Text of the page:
4-LS1-1, LS1.A: Structure and Function, LS1.D: Information Processing

MS-LS1-8, LS1.D: Information Processing

 

 

Fly with jets of water in Mission Bay

Image: Jetpack America

For a number of years, a San Diego company in Mission Bay provided rides on a water-powered jetpack. How can a jet of water lift a person off the ground? Use this animated visual as reference. For a similar non-San Diego reference, show a photograph or video of a firefighter holding a high-pressure fire hose. 

Resources:

Popular Science: A Beginner's Guide to Flyboarding

NGSS Connections

MS-PS2-1, PS2.A: Forces and Motion

HS-PS2-1, PS2.A: Forces and Motion

Algal blooms can turn the ocean red

Image: Eddie Kisfaludy

Sometimes, the ocean turns a shade of red that can be observed on shore or from the sky. 

Resources:

Scripps: New study show red tides can be predicted

NGSS Connections:

MS-LS1-6, LS1.C: Organization for Matter and Energy Flow in Organisms

Marine fossils found near Normal Heights

Image: San Diego Natural History Museum

In March 2016, while constructing a bike pathway next to SR-15 between the neighborhoods of Normal Heights and Kensington, surveyors found fossilized whale bones and shells. 

What questions do you have about this discovery? For example:

  • How did remains of marine life end up on dry land?
  • What does this finding tell us about this area over thousands or millions of years?
  • What can this evidence tell us about Earth's processes over time?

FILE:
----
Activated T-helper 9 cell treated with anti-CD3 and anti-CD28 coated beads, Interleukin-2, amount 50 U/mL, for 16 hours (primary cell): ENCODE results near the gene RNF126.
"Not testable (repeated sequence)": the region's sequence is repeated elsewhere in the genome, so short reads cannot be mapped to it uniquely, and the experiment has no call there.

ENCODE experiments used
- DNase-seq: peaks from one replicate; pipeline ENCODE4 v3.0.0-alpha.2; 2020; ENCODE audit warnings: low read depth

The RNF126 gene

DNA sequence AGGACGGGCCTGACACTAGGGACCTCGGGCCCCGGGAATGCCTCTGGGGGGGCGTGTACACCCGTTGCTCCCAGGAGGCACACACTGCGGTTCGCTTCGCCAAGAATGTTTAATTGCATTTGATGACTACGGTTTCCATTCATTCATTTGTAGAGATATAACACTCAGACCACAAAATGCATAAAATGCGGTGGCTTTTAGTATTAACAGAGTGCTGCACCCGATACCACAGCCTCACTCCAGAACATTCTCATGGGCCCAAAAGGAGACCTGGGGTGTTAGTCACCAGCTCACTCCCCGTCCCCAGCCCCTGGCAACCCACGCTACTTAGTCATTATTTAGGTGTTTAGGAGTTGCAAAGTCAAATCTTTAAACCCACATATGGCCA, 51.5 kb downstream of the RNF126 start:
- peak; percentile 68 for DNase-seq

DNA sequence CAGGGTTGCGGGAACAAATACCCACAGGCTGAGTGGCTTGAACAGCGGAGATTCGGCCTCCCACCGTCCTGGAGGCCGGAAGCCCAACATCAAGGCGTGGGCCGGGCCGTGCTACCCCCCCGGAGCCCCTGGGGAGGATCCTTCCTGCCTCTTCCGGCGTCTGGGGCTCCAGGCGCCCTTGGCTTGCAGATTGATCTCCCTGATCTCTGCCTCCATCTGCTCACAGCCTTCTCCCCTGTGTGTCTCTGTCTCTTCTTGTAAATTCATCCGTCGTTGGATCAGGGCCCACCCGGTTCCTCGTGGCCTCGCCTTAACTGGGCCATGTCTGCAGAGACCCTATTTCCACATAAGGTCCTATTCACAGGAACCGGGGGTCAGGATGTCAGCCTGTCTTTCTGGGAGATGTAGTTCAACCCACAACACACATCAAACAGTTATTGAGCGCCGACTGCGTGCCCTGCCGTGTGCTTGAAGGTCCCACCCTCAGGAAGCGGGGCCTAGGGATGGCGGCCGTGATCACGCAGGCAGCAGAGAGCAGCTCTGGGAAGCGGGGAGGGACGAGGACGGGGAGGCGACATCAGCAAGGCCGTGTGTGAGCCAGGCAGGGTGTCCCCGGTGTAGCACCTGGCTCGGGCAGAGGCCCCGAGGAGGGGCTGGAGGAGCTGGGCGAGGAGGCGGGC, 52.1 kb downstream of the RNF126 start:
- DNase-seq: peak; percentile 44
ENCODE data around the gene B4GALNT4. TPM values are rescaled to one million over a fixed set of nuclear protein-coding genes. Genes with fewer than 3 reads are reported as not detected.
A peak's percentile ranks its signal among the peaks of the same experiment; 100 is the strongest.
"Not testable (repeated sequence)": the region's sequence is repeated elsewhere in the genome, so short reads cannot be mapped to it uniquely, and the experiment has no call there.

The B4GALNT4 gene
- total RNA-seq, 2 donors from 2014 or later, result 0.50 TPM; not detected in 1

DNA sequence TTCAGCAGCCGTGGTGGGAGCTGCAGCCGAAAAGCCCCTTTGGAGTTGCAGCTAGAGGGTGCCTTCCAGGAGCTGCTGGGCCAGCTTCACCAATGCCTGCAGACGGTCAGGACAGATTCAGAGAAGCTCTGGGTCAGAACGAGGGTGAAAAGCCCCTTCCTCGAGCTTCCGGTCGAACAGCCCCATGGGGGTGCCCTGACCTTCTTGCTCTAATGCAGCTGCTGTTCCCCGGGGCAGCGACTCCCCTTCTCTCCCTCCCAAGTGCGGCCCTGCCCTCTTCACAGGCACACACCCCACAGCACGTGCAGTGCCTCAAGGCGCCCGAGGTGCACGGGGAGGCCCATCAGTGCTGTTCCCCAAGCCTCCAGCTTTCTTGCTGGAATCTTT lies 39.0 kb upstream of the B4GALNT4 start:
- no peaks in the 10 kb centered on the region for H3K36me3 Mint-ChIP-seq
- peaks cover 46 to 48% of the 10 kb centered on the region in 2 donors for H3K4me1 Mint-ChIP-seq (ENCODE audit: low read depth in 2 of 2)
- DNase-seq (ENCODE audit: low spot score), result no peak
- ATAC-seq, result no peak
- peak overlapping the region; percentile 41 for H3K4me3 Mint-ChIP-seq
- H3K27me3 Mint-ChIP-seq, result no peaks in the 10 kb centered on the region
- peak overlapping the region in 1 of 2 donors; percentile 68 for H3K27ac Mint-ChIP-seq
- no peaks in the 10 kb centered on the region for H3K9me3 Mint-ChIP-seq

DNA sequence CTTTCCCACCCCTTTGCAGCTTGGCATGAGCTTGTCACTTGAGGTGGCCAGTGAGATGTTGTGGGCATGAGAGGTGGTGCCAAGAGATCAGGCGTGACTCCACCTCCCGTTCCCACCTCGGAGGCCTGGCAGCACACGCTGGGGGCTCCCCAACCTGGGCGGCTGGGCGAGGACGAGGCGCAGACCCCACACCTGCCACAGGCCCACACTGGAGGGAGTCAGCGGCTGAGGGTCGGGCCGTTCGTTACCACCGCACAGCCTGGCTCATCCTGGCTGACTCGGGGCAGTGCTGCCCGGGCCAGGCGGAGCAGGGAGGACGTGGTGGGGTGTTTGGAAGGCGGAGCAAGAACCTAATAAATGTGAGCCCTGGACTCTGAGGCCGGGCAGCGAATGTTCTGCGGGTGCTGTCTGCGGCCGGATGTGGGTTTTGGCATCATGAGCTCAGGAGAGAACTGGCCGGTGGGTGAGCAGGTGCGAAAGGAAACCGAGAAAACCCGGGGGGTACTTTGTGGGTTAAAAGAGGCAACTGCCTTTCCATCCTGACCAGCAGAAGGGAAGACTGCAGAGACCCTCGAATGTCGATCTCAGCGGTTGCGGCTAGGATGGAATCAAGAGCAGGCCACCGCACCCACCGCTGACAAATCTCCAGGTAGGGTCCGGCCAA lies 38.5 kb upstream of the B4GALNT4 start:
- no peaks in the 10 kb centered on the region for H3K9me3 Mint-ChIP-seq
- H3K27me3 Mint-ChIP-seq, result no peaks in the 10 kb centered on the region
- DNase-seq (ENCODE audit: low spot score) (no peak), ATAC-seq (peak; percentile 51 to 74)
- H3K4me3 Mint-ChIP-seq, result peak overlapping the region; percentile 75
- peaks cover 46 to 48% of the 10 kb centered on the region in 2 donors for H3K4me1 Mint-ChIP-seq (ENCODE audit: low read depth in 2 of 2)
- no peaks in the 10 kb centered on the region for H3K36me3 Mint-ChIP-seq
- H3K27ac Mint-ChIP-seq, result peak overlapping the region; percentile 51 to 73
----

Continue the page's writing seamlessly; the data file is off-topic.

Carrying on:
Resources:

The San Diego Union-Tribune, Whale bones, other marine fossils, found along SR-15 

Washington Post, When California digs, paleontologists are there to bag the fossils -- even whales

NGSS Connections

2-ESS1-1, ESS1.C The History of Planet Earth

4-ESS1-1, ESS1.C: The History of Planet Earth

Sewage water is recycled for irrigation

Image: John Loo

Chances are you've seen roadsigns that say "Using Recycled Water" and if you look close enough, you might also see pipes painted purple nearby. This water is popular for freeway median irrigation use and on farms. How do we recycle sewage water? Isn't all water recycled? Where does our drinking water come from and why is this recycled water not suitable for drinking?

NGSS & Grade:

3-5-ETS1-2, Engineering Design

5-ESS2-1, ESS2.A: Earth Materials and Systems

MS-ESS2-4, ESS2.C: The Roles of Water in Earth's Surface Processes

MS-ETS1-2, Engineering Design

MS-ETS1-4, Engineering Design

HS-ETS1-1, Engineering Design

Fight wildfires with fire

Image: US Fish and Wildlife

Visitors to Cleveland National Forest might find Forest Service employees purposefully setting fires within park boundaries. The Forest Service even advertises these fires as controlled burn alerts on their website. One of the justifications is that these controlled burns prevent wildfire. This is a literal example of fighting fire with fire, but how does it work? 

In 3-ESS3-1, students are asked to make a claim about the merit of a design solution to reduce the impact of a weather-related hazard. How can fire be used to mitigate wildfire? What steps could be taken to reduce the chance of massive wildfires? 

Resources:

Forest Service: Controlled Burns

NGSS & Grade:

3-ESS2-1, ESS2.D: Weather and Climate

3-ESS3-1, ESS3.B: Natural Hazards

MS-LS2-1, LS2.A: Interdependent Relationships in Ecosystems

HS-ESS2-4, ESS2.D: Weather and Climate